Persecution of First Century Christians

The first two centuries of Christianity, a time of fervent growth and innovation, was also marked by periods of persecution. These threats came from three primary sources: the established Jewish authorities, the Pagan population, and the Roman imperial power. According to historian William Frend, “the troubles of the early Church were due as much to the virulence of the Christian–Jewish controversy as to any other cause.” Historian R.I. Moore attributes the cause of such persecution to “being hated by the masses on account of their increase in number and their ideological separation from society and its values.” Other academics suggest that “Christians suffered because of the irrational hatred of non-Christians for stereotyped conceptions of Christians’ supposed shared beliefs or behaviors.”  Whatever the underlying reason, early Christians suffered significantly for their faith. Readers should note that the extent of persecution two millennia in the past is difficult to accurately assess the exact scale and nature of the threats since early Christian writings typically depicted persecution in dramatic terms.

Jewish Persecution

Early Christians, many of whom were Jewish converts, were seen as a heretical sect by many Jewish leaders. Their belief in Jesus as the Messiah and their departure from certain Jewish practices challenged the established religious order. Persecution was likely localized and sporadic and included:

    • Exclusion from Synagogues: Christians were barred from participating in Jewish worship and communal activities.
    • Social Ostracism: Public denunciation and social pressure was used to isolate and marginalize Christians within Jewish communities.
    • Arrests and Trials: Jewish authorities might have instigated arrests and trials before the Sanhedrin, the Jewish high court, on charges of blasphemy or apostasy.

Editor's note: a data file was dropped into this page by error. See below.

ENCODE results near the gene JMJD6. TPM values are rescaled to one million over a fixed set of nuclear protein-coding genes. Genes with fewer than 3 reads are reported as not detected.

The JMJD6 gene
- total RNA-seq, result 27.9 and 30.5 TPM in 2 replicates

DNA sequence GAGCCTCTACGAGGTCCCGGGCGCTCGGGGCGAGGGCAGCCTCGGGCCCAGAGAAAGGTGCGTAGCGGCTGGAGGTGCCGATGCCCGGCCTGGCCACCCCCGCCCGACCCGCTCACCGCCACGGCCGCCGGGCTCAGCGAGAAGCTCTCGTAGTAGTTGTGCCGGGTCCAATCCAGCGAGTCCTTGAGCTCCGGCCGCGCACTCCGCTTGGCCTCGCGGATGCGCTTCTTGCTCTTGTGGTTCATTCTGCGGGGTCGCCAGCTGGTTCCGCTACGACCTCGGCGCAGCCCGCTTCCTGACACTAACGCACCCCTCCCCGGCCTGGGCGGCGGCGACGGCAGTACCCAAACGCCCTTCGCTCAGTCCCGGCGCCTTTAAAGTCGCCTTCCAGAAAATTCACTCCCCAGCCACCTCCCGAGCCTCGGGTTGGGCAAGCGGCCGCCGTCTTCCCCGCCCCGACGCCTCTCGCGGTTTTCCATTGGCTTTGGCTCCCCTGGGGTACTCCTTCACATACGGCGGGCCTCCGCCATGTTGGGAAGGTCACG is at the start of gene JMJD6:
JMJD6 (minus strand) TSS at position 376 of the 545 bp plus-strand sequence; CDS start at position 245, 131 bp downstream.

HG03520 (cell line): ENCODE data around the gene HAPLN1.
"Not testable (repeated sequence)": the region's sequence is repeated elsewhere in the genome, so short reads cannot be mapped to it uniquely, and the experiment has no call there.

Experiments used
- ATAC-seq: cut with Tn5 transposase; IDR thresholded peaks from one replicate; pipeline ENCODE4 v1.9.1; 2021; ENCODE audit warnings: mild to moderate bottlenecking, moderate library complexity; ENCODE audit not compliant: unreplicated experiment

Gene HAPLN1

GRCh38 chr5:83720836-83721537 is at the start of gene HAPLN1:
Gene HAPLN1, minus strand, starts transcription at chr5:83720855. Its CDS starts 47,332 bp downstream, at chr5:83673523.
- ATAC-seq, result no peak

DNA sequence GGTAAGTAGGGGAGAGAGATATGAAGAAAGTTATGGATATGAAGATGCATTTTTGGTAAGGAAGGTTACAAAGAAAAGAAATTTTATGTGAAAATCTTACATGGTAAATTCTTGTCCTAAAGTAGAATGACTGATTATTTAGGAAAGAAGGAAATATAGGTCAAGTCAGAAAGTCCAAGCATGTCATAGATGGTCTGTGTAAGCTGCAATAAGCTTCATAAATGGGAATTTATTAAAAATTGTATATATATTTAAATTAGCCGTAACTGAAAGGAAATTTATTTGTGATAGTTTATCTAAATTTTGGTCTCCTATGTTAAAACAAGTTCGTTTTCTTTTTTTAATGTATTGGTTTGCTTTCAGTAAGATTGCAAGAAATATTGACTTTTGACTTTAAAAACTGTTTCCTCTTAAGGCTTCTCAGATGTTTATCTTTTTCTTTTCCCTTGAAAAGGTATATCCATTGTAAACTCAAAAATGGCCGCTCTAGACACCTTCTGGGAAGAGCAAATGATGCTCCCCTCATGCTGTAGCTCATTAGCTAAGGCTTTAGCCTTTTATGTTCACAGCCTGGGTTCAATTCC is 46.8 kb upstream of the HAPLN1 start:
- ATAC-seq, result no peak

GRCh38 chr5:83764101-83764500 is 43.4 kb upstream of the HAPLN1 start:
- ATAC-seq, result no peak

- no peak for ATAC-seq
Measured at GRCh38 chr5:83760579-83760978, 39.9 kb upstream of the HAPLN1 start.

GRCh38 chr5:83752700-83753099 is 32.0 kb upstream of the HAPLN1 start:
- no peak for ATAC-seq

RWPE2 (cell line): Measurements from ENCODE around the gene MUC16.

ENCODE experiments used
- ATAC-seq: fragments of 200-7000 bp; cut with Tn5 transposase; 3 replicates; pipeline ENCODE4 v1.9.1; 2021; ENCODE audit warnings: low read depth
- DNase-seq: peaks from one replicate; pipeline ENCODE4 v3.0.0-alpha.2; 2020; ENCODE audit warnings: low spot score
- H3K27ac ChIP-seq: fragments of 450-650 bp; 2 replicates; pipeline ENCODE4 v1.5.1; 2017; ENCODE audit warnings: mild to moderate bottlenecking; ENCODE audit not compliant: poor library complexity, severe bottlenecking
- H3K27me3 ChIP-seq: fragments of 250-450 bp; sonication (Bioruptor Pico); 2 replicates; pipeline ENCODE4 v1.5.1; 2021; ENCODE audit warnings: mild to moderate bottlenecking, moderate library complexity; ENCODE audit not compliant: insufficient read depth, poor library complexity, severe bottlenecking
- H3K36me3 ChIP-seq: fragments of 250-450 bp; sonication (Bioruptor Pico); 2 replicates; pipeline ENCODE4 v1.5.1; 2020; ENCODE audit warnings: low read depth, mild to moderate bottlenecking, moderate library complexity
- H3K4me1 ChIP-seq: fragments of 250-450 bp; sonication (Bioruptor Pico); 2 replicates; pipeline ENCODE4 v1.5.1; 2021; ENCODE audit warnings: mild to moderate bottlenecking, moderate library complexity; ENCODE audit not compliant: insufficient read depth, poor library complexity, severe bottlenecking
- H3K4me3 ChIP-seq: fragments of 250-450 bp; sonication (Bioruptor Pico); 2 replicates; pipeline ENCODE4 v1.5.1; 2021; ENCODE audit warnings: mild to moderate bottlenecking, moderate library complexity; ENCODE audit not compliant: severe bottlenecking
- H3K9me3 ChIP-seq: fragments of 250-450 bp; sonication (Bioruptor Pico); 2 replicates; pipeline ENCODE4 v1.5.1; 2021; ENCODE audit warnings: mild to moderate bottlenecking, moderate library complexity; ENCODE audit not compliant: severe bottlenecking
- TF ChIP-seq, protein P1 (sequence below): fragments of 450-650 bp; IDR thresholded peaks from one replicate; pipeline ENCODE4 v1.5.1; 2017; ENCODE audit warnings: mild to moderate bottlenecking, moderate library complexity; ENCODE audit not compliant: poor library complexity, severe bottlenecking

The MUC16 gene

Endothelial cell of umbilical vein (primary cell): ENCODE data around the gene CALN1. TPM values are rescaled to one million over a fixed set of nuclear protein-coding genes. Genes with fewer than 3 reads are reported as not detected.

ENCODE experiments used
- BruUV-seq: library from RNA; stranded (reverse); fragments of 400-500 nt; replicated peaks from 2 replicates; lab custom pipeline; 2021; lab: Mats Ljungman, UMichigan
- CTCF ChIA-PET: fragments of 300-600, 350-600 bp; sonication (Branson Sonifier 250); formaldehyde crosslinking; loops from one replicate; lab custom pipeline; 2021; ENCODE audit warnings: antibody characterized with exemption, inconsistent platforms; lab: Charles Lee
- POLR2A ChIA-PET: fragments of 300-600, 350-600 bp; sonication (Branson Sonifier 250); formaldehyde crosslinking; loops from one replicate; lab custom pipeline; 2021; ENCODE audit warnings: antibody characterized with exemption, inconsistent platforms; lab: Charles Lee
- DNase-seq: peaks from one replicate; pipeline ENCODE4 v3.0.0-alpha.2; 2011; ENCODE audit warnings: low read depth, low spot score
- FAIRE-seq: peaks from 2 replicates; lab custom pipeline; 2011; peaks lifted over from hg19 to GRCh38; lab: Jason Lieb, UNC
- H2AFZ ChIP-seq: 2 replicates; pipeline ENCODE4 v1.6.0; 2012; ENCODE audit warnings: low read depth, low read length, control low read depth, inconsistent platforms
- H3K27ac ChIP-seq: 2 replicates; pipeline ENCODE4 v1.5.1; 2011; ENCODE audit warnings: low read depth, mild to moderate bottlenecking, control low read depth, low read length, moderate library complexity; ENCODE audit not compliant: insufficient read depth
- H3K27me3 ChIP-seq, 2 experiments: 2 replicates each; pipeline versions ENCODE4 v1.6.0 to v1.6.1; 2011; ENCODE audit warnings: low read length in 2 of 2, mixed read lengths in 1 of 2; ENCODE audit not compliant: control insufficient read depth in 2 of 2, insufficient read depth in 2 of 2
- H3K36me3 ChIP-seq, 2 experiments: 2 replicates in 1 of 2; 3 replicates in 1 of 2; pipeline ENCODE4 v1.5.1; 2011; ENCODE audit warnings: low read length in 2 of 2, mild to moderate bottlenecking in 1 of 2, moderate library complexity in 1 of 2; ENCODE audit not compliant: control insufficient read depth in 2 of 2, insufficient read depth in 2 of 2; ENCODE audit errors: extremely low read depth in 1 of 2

Pagan Persecution

David Nirenberg in his Communities of Violence theorized that Christians suffered not at the hands of outsiders but of those close to them, even other Christians, fed by rational, competitive urges within communities. Justin Martyr considered them “unworthy to be called ‘Christians even though they may have the teachings of Christ on the tips of their tongues” (First Apology of Justin, the Martyr 16.8).

Justin suggests that the persecutors believed themselves to be justified by the teaching that “every tree not producing good fruit is chopped down and tossed into the fire” (Matthew 3.10; 7.19; Luke 3.9). Their zeal led to a direct appeal to the Roman emperors: ‘”We request (ἀξιοῦμεν) that those not living in accordance with his teachings, and only called Christians, be punished by you (κολάζεσθαι… ὑφ’ ὑμῶν)’”(First Apology of Justin, the Martyr 16:14).

Roman Persecution

The Romans were primarily concerned with maintaining order and stability within their vast empire. Christianity, in the beginning, was considered “just a minor Jewish sect posing little threat to the traditional Roman pantheon and social order.  Roman persecution depended on the specific emperor and local circumstances. Local authorities sporadically harassed Christians, disrupting their meetings or confiscating their property. In most cases, authorities were content to leave Christians alone unless they were accused of crimes like atheism (refusal to worship Roman gods) or disloyalty to the emperor.

Following Rome’s Great Fire in 64 CE, the Emperor Nero (37-68 CE) blamed Christians as the cause arrested them and actively persecuted them in murderous public spectacles where they were tortured and killed.  According to tradition, this was the time that Apostles Paul (beheaded) and Peter (crucified upside-down on a cross) died.